[(essay date 1964) In the following essay, Foster provides an overview of the collection The Aleph, describing the stories as variations on the genre of the fantastic tale. Comparing Borges to Franz Kafka, he observes that, while Kafka used the fantastic to grapple with his own psychology, Borges used it as part of his literary arsenal, displaying an artistic conflict between his learned intelligence and his fascination with mystery.]
El Aleph (Buenos Aires, 1957) is the last collection of entirely new short stories to be published by Jorge Luis Borges, and as such merits a careful examination as the most recent document of the Borgian literary production. This paper is intended more as a review of the thematic content and structural style of the book than an intricate examination of its thematic facets.
In his “Epílogo,” Borges states “fuera de ‘Emma Zunz’ … y de la ‘Historia del guerrero y de la cautiva’ … las piezas de este libro corresponden al género fantástico.” (p. 171) The fantastic forms the greatest part of Borges’ fiction production. But although there are elements which are fantastic in appearance, his particular genius arises from the service which he makes them perform.
Certainly the fantastic tale is not a novelty—it is an eminent part of folklore tradition, in which context it is believed. The fantastic-centered literary creation was an integral part of fiction with the Romantic writers in their search for themes which would support their distorted philosophy of the ego and the universe. With Borges, the fantastic is a cultivated flower—a hothouse product of his fecund mind. Borges, an extremely cultured man (one need only to observe the explicit and implicit references in his work to world literature and philosophy), forges a type of short story out of his intellectual background and his romantic predilection for the fantastic.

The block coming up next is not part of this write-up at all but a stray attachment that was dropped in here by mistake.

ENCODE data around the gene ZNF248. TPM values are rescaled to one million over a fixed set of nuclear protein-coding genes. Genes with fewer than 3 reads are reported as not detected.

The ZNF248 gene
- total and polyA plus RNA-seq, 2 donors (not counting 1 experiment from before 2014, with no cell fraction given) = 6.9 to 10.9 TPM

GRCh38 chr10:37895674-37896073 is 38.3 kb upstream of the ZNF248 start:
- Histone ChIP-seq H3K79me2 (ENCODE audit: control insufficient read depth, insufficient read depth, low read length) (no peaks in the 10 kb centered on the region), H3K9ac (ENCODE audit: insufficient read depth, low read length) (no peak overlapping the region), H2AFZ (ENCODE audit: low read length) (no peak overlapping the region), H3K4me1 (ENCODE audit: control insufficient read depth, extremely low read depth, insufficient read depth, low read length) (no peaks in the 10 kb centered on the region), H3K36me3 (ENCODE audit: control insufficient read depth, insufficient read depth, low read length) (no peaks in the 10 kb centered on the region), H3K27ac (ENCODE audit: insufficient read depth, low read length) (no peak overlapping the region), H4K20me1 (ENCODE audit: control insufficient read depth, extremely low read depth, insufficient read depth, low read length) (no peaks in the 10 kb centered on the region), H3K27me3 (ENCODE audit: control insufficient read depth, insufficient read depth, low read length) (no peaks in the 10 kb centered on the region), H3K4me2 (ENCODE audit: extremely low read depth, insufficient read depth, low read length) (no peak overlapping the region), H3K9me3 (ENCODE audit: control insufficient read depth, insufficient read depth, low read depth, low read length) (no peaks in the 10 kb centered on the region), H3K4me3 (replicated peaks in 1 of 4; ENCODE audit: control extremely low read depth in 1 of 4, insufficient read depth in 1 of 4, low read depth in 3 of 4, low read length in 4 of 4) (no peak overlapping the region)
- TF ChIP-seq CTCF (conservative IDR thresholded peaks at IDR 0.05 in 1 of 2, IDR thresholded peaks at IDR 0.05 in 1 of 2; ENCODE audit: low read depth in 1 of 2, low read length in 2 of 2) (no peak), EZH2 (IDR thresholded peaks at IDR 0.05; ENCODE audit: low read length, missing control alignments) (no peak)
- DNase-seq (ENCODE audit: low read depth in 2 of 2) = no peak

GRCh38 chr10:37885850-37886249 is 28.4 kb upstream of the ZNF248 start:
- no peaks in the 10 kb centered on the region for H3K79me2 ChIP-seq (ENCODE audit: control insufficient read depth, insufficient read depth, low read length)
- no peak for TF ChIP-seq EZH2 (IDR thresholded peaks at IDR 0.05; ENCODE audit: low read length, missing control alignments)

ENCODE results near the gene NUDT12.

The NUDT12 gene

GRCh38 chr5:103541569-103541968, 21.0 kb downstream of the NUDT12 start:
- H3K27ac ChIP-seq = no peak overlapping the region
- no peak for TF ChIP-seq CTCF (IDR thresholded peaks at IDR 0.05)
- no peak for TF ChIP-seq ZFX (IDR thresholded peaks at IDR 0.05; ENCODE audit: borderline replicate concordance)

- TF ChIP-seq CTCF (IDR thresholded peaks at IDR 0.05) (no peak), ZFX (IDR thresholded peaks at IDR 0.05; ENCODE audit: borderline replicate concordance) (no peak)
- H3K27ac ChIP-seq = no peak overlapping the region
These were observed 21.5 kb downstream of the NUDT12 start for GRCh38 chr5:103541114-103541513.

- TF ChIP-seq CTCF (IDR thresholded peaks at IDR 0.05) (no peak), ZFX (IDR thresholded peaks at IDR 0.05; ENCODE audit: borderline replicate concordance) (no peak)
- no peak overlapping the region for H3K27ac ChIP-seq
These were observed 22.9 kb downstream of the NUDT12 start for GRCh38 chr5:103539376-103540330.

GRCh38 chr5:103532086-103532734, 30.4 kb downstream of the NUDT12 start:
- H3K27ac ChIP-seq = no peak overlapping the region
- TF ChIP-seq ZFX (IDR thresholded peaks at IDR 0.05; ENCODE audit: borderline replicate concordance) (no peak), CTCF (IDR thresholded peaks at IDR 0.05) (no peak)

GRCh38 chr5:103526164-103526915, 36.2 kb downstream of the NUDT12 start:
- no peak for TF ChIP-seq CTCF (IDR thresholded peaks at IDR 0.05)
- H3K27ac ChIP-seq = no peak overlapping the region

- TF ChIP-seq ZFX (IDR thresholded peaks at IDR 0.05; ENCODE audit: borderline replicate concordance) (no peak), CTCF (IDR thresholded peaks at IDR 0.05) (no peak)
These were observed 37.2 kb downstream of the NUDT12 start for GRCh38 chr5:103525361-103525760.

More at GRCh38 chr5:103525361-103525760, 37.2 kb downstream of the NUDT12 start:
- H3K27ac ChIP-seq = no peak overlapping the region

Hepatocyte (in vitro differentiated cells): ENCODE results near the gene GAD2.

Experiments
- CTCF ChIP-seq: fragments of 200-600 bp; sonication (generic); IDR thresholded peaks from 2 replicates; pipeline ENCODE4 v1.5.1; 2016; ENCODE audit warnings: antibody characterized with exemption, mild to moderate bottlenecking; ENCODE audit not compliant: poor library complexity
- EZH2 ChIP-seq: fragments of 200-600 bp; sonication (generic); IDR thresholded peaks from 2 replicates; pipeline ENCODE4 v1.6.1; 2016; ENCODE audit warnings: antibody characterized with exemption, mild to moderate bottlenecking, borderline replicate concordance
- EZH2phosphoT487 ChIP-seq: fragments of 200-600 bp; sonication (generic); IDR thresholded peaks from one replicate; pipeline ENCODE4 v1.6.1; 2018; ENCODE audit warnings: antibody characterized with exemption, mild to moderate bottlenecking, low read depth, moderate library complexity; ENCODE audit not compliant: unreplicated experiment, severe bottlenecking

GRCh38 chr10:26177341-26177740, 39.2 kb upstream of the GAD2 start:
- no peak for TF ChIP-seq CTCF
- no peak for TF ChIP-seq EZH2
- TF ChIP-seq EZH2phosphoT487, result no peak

What are the metaphysical tenets of the author as they are presented in this collection? In the first story, “El inmortal”, a story central to Borges’ art, we encounter the following observations:Sentí que era [yo] anterior a los hombres, anterior a la tierra. Esa notoria antigüedad (aunque terrible de algún modo para los ojos) me pareció adecuada al trabajo de obreros inmortales.(p. 14)
This story deals with the complications arising from the concept of immortal beings. In the short quotation above, one observes Borges’ style and technique at work. In a very “clean” sentence, one without the Baroque trappings of, say, a Poe, the author conveys his sense of mystery: “aunque terrible de algún modo.” Borges is never precise, and consequently his writings abound with the indefinite article, pronoun, or adjective, always successfully charged with mystery. The first part of the quotation contains an expression of one of the main emphases in his tri-focal philosophy (time, space, and consciousness). It is the theme of conscious repetition, expressed again further on in these terms:Entre los Inmortales, en cambio, cada acto (y cada pensamiento) es el eco de otros que en el pasado lo antecedieron, sin principio...